IR, Uncategorized

An Illegal Princetonian, Asian Education Fever, Charities, and Ding-Dings.

Good morning to all my lovely readers.
Without further ado– today’s round up.

Wow. Just wow. Joohee sent me this article this morning. This article about an undocumented Princeton student literally moved me to tears.  While this student had a happy ending, especially with the help of Princeton, it also makes me cry out for those who do not have that good fortune  and do not have the backing of a prestigious institution. But I love the role that Princeton plays for this student. That of a protector and supporter. Like all educational institutions ideally should.

Once upon a time, I donated $15 to the Souther Poverty Law Center and then after that got bombarded with constant mail from them to continue my donations. I have to say, their mailing material was quite nice.. sometimes I would even mistake it as a nice mail from a friend. But nevertheless, later on I realized they spent as much money on advertising as they did on their programs. Not saying that they’re horrible.. and definitely not as bad as some of these charities on this list.

A third of Chinese students studying abroad are from working class families. That is insane and dispels the myth of rich foreign students. The education fever in Asia is quite insane and the sacrifices that families make to send their kids abroad for education is quite sad. In Korea, over 70%!!!!!! of household expenditures goes toward private education!!!!! Unbelievable. While in Korea they are trying to rein in some of this extreme spending, nothing will change until the system changes. Until countries start developing their own world class universities and making education accessible, this will continue to go on.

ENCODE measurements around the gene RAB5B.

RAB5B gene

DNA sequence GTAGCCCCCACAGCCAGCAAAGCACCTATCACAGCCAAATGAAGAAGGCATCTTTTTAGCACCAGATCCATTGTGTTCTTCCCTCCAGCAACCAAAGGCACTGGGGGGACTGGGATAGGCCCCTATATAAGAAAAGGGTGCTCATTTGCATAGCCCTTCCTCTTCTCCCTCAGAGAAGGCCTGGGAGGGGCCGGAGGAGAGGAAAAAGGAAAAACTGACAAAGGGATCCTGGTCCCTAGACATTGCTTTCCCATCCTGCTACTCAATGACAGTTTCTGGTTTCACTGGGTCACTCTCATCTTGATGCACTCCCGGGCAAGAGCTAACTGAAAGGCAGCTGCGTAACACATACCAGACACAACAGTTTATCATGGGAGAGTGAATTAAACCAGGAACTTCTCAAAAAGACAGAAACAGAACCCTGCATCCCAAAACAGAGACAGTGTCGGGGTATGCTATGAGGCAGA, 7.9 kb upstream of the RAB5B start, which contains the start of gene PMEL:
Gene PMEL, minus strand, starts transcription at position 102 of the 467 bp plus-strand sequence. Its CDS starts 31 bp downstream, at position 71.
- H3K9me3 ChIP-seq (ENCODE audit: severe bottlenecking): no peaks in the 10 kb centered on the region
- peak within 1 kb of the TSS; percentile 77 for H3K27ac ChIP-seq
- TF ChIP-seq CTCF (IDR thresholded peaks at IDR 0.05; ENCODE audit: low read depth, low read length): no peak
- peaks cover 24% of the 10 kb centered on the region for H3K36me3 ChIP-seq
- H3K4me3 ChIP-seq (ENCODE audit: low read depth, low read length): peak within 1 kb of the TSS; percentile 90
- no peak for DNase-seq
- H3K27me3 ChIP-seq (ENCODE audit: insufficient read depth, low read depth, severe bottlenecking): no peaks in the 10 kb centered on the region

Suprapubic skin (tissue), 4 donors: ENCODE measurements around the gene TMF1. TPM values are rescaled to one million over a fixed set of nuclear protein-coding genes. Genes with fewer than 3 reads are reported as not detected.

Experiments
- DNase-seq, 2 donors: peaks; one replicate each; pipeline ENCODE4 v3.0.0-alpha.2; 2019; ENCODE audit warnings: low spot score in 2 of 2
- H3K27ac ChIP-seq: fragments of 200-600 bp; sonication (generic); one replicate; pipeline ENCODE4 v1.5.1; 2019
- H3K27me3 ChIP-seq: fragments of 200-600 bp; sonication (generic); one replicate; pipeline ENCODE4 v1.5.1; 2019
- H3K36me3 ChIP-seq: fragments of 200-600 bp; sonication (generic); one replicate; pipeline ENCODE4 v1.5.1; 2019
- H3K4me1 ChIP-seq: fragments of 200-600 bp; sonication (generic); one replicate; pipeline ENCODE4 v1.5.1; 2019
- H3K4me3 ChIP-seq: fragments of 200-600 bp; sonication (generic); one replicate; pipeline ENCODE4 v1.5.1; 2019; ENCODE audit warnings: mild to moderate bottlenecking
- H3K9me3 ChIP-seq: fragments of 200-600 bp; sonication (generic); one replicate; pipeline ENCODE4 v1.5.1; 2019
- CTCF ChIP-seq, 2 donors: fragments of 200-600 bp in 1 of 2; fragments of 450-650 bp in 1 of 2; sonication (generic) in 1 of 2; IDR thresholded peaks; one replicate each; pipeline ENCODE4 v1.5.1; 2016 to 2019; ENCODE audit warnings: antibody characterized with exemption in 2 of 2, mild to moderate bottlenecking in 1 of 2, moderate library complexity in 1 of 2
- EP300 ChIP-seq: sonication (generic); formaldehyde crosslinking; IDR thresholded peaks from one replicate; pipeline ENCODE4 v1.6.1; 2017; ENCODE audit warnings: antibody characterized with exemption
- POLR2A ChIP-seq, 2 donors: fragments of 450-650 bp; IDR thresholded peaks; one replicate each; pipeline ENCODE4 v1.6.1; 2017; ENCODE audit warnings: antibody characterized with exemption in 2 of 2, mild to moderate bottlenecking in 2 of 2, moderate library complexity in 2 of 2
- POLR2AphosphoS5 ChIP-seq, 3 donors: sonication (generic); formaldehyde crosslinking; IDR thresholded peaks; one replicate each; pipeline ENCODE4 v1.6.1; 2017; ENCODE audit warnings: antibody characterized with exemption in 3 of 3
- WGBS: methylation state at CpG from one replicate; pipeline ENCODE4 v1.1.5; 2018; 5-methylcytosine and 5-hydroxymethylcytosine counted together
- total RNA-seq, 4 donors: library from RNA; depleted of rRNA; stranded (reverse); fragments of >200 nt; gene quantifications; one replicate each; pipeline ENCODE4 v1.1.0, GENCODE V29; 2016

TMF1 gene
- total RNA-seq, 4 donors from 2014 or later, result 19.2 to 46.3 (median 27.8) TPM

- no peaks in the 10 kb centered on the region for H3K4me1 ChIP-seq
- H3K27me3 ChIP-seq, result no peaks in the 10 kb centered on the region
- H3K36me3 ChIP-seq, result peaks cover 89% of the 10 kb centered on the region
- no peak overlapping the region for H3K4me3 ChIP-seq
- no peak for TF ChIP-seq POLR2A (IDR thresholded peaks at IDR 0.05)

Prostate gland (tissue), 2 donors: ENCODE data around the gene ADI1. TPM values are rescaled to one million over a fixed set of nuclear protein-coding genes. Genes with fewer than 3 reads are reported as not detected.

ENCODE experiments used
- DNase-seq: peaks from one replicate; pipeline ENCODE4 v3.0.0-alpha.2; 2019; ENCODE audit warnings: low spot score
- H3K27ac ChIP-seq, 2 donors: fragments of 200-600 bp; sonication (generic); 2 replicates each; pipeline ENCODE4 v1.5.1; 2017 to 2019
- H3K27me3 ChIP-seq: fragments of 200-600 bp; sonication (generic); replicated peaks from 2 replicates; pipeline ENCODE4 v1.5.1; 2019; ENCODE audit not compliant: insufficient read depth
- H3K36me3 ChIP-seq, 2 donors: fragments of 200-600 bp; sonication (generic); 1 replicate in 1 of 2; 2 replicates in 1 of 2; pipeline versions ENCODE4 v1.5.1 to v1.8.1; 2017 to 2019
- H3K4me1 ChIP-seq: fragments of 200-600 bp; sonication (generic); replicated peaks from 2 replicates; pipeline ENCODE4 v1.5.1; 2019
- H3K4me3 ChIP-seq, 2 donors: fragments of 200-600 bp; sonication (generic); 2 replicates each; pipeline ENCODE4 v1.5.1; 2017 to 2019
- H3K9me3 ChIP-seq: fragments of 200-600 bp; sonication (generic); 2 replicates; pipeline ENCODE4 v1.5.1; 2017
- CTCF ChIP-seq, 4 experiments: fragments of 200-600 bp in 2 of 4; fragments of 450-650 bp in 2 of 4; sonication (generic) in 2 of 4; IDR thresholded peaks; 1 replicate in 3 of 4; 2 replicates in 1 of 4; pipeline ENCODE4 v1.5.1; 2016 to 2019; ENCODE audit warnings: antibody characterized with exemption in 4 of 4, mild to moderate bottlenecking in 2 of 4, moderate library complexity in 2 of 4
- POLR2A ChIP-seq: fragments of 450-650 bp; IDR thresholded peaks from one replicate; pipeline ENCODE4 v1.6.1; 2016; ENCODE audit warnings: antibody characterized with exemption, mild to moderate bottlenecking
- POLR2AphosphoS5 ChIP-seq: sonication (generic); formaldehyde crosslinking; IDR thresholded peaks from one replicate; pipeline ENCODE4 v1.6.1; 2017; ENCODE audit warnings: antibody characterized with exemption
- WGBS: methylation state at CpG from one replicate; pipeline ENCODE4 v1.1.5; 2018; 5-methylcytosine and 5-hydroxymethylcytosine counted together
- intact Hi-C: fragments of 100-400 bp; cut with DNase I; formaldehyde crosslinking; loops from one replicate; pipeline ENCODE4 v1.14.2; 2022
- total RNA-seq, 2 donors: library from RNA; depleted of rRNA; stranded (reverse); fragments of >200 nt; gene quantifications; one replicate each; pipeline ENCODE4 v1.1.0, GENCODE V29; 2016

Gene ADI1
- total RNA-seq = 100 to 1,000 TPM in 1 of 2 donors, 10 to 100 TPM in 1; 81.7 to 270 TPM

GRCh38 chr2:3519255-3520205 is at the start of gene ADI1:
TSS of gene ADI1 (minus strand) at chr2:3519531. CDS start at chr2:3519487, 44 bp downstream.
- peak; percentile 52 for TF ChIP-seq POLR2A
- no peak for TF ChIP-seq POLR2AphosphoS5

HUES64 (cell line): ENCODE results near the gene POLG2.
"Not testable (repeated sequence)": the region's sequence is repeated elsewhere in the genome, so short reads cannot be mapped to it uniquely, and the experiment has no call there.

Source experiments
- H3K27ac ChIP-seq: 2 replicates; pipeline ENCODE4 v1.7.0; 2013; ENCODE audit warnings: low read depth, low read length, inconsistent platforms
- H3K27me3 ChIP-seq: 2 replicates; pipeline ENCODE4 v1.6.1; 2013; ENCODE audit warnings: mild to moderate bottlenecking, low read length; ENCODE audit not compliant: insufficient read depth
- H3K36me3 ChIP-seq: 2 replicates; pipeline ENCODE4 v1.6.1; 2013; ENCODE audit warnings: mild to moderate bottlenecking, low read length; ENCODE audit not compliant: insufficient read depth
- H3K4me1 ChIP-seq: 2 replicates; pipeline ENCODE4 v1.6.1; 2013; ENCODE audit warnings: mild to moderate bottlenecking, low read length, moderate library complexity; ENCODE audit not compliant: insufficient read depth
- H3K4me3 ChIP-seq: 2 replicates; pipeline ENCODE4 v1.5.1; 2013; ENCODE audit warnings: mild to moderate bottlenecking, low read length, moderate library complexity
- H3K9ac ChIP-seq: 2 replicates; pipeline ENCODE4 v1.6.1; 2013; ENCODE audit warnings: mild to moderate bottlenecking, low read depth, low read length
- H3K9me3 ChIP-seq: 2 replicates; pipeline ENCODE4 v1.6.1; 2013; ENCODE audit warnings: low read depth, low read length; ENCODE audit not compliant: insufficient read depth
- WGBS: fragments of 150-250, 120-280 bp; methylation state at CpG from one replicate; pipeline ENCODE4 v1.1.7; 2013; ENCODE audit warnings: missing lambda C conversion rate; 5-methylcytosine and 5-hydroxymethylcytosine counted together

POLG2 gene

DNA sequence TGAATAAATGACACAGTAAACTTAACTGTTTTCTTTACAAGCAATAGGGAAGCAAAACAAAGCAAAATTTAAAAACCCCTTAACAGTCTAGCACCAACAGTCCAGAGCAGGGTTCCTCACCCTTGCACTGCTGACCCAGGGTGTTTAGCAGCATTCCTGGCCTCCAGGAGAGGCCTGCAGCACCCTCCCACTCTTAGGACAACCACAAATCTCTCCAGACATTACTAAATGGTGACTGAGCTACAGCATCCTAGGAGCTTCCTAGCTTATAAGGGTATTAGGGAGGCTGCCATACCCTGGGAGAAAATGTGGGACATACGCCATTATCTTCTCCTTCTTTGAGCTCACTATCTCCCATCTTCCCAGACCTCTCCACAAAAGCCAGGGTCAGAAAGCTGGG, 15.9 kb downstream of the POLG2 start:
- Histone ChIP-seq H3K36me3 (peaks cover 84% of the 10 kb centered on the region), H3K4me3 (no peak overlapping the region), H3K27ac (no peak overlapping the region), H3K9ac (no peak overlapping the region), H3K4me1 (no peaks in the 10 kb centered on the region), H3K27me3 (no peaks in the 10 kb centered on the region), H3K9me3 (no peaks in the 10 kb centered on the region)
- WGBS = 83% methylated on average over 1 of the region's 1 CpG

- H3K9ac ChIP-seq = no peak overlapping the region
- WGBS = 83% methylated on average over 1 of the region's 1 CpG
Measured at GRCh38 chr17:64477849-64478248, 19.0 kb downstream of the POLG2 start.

When I visited Hong Kong a couple of years ago, I have to say that I too, felt transported into an earlier time when I rode their trams aka ding-dings. I’m glad to see that it is still an essential part of their city even as subways zip by underground.

Enjoy. And let’s all knock some sense into the Republicans. They want a paycut to their own staff’s income?!?!?!?! Damn. That is just some great front-stabbing.

Love, Peace, and Chocolate.

Julie

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China, IR

South Korea, China, Peru, and Dartmouth. Which of these do not belong?

Happy Hump Day! Don’t feel like writing my daily round-up today but.. I will! For all my lovely readers. I need the weekend to come faster.

Dartmouth in the news again over drinking and hazing problems. I’ve never been involved in Greek life but have definitely thought about joining. Carnegie Mellon’s greek life percentage is about 25% or so last time I saw a statistic but that might be outdated now. The hazing process described in Andrew Lohse’s essay seems really crazy. I don’t think greek life is a bad thing but when do you draw the line? And do we really need greek life? I wrote a blog entry about Asian Greek Life organizations before, talking about the purpose of having a sepearate greek life for Asians. But the underlying question for me is: What positive benefits does an Asian greek life provide? Are they talking about and promoting conversation about asian american life and issues to others outisde of their organization? If not, then what is the point?

More South Koreans are going to China to study than ever before— Interesting to me as a Korean-American who studies Chinese. The perception in Korea of China is still pretty negative in Korea.

Would you go watch a book-writing match? Seems like in Peru they have made book-writing into a spectator sport. All I can say is I’d love to visit and see how this works!!

Sorry it’s short today folks.
Cheers!
Julie

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